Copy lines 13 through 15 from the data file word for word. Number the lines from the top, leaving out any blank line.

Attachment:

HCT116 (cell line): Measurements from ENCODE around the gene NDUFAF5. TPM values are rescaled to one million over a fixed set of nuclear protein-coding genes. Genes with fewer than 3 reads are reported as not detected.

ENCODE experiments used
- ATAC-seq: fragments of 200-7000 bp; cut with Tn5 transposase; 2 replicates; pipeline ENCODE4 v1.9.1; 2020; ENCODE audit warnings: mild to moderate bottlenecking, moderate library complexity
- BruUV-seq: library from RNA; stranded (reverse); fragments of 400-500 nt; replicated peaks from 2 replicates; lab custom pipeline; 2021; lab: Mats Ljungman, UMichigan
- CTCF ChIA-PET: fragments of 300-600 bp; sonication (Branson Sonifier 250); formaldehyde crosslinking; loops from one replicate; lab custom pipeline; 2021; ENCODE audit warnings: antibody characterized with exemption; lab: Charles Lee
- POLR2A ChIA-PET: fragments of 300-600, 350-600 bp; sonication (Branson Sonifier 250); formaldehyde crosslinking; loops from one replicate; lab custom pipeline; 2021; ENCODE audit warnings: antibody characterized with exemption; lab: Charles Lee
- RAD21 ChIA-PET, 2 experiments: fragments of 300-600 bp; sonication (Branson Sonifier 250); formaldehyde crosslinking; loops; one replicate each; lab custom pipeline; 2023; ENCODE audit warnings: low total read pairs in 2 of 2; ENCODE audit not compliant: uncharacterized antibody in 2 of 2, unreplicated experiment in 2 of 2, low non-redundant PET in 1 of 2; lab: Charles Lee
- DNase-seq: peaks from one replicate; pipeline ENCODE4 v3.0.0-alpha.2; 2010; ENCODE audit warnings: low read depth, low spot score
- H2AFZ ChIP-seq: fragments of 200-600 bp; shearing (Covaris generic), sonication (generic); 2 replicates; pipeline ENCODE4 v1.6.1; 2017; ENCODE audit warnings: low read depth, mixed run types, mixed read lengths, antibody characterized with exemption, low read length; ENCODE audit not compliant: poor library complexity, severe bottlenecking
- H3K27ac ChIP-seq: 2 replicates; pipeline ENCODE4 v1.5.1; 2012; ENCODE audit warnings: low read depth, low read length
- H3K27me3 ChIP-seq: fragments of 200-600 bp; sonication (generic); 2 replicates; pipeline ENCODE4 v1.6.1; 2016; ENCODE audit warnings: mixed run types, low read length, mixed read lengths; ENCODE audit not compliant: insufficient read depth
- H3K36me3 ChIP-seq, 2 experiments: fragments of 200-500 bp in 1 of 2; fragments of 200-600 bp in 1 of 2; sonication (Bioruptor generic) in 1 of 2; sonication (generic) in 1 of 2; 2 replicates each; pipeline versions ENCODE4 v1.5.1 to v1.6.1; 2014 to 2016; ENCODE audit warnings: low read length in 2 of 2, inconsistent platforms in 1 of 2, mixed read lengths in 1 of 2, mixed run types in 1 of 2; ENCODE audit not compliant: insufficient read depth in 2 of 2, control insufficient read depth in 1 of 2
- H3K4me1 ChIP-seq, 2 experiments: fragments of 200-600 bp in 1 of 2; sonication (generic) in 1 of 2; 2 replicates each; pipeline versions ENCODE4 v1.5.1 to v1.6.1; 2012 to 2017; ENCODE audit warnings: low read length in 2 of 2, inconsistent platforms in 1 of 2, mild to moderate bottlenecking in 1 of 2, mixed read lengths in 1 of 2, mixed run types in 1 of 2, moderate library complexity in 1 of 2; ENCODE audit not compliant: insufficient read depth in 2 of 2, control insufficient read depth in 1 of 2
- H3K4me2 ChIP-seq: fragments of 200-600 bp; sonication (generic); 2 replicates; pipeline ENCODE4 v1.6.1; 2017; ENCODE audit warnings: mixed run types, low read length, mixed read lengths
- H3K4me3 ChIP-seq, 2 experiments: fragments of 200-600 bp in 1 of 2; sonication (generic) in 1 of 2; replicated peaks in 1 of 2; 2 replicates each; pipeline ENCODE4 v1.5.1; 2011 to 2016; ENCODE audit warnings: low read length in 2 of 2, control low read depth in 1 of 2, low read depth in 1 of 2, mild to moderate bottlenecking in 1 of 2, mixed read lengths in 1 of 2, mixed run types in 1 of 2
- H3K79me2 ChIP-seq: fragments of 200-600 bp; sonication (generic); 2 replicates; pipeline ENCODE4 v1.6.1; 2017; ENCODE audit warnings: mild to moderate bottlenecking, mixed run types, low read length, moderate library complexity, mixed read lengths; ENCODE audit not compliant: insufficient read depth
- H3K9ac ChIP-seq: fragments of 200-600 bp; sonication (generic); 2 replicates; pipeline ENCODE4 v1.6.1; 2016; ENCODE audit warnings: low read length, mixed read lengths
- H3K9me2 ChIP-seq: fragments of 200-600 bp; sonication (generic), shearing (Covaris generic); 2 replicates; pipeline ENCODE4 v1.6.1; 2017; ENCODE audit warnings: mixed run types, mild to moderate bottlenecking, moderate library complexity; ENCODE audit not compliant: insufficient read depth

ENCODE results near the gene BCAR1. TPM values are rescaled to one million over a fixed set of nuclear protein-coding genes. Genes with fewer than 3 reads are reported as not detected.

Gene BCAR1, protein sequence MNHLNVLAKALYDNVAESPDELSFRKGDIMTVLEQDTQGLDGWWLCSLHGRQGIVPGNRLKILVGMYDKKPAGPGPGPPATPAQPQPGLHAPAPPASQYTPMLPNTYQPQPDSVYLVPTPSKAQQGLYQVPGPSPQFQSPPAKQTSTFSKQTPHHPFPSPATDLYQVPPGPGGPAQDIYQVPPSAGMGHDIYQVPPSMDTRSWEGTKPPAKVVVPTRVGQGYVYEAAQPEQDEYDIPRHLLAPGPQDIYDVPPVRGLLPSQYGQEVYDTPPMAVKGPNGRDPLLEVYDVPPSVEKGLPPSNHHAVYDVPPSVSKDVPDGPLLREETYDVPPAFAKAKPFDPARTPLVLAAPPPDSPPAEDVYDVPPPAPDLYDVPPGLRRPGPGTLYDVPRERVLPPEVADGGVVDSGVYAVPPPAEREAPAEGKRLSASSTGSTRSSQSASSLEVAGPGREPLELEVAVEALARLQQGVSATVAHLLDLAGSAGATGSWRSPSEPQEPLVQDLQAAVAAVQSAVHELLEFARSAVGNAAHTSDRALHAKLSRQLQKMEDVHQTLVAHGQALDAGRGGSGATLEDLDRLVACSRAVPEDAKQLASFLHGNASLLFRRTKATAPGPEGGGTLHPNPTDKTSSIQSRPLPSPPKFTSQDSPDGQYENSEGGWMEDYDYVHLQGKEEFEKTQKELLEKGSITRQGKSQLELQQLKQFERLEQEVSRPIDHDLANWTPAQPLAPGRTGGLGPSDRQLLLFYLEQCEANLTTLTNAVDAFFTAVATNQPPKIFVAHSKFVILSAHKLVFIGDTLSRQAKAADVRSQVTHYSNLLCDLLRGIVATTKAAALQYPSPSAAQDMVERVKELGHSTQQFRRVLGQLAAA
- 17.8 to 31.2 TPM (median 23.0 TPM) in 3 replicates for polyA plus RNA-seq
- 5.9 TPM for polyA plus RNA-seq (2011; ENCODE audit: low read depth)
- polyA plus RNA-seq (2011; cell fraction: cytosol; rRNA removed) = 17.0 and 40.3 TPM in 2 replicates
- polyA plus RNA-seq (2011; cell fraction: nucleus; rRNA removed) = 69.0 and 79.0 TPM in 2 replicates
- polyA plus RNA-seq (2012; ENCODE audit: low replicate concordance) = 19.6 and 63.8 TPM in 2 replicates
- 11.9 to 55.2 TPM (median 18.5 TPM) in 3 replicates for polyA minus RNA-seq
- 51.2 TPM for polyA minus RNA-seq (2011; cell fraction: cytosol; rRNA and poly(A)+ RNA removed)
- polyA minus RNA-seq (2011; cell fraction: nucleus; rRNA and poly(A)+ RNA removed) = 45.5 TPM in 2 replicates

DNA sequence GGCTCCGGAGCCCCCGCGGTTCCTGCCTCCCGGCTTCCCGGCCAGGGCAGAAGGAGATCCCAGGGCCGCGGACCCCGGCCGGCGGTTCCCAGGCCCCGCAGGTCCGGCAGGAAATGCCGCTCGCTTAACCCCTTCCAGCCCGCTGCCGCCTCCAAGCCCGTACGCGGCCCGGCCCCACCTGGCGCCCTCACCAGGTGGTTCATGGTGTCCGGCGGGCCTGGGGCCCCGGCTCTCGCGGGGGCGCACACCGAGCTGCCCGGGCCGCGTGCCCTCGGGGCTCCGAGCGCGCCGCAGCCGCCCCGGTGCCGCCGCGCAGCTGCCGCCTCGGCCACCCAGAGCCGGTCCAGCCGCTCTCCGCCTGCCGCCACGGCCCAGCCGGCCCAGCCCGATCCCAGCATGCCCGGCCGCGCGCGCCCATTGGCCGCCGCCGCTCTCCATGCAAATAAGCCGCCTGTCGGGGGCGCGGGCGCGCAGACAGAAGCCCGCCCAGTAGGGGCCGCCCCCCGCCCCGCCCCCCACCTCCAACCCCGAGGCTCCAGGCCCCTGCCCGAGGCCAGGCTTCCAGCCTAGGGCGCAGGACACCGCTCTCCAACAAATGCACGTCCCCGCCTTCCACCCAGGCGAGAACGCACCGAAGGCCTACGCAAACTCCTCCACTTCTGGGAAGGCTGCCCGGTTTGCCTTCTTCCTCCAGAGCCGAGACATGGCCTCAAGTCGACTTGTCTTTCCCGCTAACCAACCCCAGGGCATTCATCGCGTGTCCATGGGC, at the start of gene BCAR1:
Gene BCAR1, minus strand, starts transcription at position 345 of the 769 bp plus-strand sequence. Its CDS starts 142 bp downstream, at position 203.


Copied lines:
- H3K4me1 ChIP-seq, 2 experiments: fragments of 200-600 bp in 1 of 2; sonication (generic) in 1 of 2; 2 replicates each; pipeline versions ENCODE4 v1.5.1 to v1.6.1; 2012 to 2017; ENCODE audit warnings: low read length in 2 of 2, inconsistent platforms in 1 of 2, mild to moderate bottlenecking in 1 of 2, mixed read lengths in 1 of 2, mixed run types in 1 of 2, moderate library complexity in 1 of 2; ENCODE audit not compliant: insufficient read depth in 2 of 2, control insufficient read depth in 1 of 2
- H3K4me2 ChIP-seq: fragments of 200-600 bp; sonication (generic); 2 replicates; pipeline ENCODE4 v1.6.1; 2017; ENCODE audit warnings: mixed run types, low read length, mixed read lengths
- H3K4me3 ChIP-seq, 2 experiments: fragments of 200-600 bp in 1 of 2; sonication (generic) in 1 of 2; replicated peaks in 1 of 2; 2 replicates each; pipeline ENCODE4 v1.5.1; 2011 to 2016; ENCODE audit warnings: low read length in 2 of 2, control low read depth in 1 of 2, low read depth in 1 of 2, mild to moderate bottlenecking in 1 of 2, mixed read lengths in 1 of 2, mixed run types in 1 of 2